Looking into the future
The departmental seminar at ILN can offer another exciting invited speaker! This time, we host a talk by Ryan Bochnak out of the University of Konstanz. He is visiting us to talk about future temporal reference.
The event is open for everyone (that of course includes students and researchers from other departments!), and the talk is given in English.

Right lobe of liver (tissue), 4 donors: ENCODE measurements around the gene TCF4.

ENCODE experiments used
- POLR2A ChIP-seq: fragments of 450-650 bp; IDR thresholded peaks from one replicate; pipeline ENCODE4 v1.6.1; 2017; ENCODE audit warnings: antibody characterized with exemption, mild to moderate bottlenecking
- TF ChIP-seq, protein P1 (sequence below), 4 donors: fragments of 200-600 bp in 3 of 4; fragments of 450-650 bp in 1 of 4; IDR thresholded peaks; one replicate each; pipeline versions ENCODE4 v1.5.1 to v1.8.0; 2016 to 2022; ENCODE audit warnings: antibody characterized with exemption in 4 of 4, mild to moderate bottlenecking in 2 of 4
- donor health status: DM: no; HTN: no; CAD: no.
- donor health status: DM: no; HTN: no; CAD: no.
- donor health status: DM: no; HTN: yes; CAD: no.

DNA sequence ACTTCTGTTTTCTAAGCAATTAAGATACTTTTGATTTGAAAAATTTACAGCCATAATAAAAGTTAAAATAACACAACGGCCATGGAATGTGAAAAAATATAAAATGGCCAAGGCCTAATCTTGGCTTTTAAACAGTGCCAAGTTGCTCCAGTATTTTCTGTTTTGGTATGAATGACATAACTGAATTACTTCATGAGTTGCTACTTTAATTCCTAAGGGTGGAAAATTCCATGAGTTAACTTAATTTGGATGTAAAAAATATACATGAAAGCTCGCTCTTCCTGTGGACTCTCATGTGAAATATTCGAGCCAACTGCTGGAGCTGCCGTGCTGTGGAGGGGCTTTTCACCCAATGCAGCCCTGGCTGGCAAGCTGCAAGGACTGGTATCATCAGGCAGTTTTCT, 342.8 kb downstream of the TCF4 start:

The nature of future temporal reference has long posed a challenge to linguistic theories of temporal interpretation. On the one hand, the future would seem to be the mirror image of the past on a linear timeline. On the other hand, the future is inherently non-factual, suggesting a modal analysis of the future which is non-symmetrical with the past and present. Cross-linguistic studies of temporal reference have furthermore uncovered much variation in the strategies used to express future interpretation, and this variation cross-cuts the tensed/tenseless language divide. This talk focuses on the availability of future interpretations without overt future morphology, for example sentences like The plane departs at 11am on Wednesday, where the present tense is used to talk about the future. Special attention will be given to aspects of cross-linguistic variation, using the extant cross-linguistic literature on temporal interpretation, with an eye towards how existing accounts could be leveraged to develop a cross-linguistically valid theory of future interpretation (and temporal interpretation more generally), as well as the challenges they face. I will suggest possible parameters of variation, and point to areas where more cross-linguistic research is needed to supplement the empirical picture.